I was hosting an art group in Italy three years ago when we were touring the home and business of Vittorio Baltrami. It was the highlight of the trip, a cheese and olive oil tasting at one of premiere olive oil makers in the region. Vittorio asked each of my students, in turn, what they did for a living. The first responded that she was an accountant. The next said she was a retired teacher. The next said she was a realtor. After about the seventh answer, I wanted to jump up and down and yell. Not one of them said they were an artist! Here I was with a group of talented painters who had traveled across the world to pursue their passion, and not one publicly acknowledged they were an artist.
Tonight during a live video for my online class, I asked the the group to share stories about when they first realized they were artists. When did each first have that “aha!” moment, and knew they were meant to follow this creative path. Many said they realized they were artists in grade school. Several said they knew before the age of 5 years. Almost every one that responded had a particularly striking memory of receiving some accolade or award and knowing they had a special talent.
Why do we hesitate to identify ourselves as artists? Many of you who are reading this are creatives. An artist is not simply someone who uses a brush or pen. Whether you create in paint, textiles, stone, or flower arranging, whether you are a writer, landscaper or designer, chances are the need to follow that calling has been a part of you for most of your life. So many of the artists in my classes are women, and setting aside art to raise a family or to pay the bills can be necessary. But finding yourself again, afterward, can be a way to recharge and rediscover your heart and your joy.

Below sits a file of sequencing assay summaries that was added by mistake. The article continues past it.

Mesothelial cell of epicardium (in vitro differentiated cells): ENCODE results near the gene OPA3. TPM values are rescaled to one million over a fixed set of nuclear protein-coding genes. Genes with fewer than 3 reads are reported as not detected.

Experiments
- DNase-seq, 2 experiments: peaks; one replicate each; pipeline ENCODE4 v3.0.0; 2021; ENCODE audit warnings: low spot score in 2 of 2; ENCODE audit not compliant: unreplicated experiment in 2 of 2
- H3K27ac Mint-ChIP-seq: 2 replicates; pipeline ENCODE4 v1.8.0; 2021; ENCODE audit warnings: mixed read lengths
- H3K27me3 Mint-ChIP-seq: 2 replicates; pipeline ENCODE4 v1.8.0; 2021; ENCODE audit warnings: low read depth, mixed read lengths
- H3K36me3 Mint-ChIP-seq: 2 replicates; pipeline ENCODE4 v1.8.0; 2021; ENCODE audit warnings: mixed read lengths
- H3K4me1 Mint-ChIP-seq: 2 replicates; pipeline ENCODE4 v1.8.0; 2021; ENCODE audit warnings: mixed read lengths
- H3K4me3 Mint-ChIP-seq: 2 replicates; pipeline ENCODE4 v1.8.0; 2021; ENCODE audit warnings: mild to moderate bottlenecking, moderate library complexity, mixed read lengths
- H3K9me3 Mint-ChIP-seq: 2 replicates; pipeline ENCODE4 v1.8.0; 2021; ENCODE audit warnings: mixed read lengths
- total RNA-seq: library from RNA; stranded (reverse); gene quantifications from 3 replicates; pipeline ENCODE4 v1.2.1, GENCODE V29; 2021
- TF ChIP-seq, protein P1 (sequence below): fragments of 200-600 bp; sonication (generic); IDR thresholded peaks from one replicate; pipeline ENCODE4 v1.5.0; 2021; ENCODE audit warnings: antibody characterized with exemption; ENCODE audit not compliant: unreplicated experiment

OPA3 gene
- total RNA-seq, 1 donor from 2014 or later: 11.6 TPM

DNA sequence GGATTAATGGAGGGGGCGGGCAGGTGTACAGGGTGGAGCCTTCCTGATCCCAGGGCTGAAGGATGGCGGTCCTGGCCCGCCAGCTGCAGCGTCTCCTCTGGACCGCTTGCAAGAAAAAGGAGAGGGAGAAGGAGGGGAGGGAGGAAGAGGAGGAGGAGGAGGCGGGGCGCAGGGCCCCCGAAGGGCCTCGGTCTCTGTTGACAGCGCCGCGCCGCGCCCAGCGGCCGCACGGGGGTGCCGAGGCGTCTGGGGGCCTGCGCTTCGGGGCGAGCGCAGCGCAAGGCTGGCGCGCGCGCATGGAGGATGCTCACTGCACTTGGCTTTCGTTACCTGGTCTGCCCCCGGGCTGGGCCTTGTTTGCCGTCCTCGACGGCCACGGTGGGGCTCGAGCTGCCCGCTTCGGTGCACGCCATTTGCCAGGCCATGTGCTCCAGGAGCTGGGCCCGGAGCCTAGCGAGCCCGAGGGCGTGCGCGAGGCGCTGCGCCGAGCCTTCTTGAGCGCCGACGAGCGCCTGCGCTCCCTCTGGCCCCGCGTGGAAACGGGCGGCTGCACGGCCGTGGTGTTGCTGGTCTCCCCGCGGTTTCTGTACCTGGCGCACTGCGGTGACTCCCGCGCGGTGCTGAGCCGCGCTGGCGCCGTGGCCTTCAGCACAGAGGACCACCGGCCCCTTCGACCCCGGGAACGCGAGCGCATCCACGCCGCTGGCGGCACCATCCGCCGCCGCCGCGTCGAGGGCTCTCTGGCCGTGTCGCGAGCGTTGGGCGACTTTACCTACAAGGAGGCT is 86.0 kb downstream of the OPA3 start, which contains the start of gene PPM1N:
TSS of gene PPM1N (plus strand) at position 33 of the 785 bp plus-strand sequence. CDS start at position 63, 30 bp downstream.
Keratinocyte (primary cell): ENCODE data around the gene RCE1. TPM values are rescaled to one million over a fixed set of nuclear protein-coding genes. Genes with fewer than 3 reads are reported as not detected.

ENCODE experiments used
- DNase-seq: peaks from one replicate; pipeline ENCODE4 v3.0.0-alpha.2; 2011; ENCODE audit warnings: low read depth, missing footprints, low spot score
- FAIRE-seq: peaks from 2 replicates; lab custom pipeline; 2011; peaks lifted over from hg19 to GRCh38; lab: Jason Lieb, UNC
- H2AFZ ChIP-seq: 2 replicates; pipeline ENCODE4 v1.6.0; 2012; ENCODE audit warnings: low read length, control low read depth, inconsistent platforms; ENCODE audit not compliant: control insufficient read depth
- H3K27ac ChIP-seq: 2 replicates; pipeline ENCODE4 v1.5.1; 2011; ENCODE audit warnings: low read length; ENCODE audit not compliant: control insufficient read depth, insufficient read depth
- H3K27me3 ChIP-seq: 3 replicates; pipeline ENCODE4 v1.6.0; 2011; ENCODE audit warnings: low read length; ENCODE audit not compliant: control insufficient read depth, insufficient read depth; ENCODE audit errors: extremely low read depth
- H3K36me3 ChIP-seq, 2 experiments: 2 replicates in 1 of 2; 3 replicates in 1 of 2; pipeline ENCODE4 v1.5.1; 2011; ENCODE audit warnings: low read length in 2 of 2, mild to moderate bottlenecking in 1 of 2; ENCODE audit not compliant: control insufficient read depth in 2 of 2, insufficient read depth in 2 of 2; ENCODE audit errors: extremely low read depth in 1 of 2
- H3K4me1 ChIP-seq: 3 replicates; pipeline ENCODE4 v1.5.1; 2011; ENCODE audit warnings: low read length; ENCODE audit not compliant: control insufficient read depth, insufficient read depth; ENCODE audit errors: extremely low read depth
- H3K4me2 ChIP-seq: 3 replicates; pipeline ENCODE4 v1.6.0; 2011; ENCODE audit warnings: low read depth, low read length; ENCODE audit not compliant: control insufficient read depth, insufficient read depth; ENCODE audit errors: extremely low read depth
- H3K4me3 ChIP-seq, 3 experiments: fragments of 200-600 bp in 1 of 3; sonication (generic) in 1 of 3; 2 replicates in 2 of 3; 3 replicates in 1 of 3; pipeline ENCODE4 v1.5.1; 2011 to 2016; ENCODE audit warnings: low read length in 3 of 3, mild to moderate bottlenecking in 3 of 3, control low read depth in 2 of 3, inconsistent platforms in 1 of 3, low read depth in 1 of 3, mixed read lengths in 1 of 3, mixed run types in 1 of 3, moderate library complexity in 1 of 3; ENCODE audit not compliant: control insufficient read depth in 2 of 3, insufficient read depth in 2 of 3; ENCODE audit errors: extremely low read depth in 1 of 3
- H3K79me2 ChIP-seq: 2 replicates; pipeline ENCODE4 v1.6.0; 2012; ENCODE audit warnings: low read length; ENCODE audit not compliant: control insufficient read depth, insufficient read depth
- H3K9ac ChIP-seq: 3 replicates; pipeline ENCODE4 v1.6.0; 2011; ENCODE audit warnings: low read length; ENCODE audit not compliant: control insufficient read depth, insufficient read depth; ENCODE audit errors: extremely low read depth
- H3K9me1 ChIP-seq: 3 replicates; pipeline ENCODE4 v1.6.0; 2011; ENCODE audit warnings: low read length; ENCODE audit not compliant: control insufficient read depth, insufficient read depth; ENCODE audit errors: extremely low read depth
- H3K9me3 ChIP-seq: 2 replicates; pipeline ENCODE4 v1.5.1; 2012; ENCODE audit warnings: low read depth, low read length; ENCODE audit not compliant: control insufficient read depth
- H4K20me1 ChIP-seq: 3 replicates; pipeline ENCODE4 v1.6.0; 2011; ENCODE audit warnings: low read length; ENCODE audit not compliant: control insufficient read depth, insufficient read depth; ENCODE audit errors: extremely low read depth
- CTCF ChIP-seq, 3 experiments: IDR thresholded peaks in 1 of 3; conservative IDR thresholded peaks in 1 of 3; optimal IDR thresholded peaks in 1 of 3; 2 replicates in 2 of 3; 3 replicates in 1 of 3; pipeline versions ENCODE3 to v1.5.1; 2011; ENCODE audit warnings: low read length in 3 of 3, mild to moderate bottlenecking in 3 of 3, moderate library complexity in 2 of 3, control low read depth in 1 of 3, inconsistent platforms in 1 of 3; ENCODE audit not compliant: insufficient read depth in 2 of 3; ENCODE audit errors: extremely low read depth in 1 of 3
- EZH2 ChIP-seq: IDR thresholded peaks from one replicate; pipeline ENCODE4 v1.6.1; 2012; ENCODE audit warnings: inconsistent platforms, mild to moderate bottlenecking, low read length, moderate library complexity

You’re an artist. Don’t be afraid to own it.
Being an artist makes you an unusual and amazing creature in this materialistic world. What you create will be not only a physical legacy you leave behind, making the space around you more beautiful, but it will be a frame of mind and a willingness to pursue dreams witnessed by your students, your children, and by friends who need to know that art is a noble calling and a real profession. The next time your friends or family introduce you as an amazing artist, say thank you. Agree, graciously, that you are, indeed, an artist. It’s time to own it!
When did you first realize you were an artist? I would love to hear your story!
Paint online with me in Italy!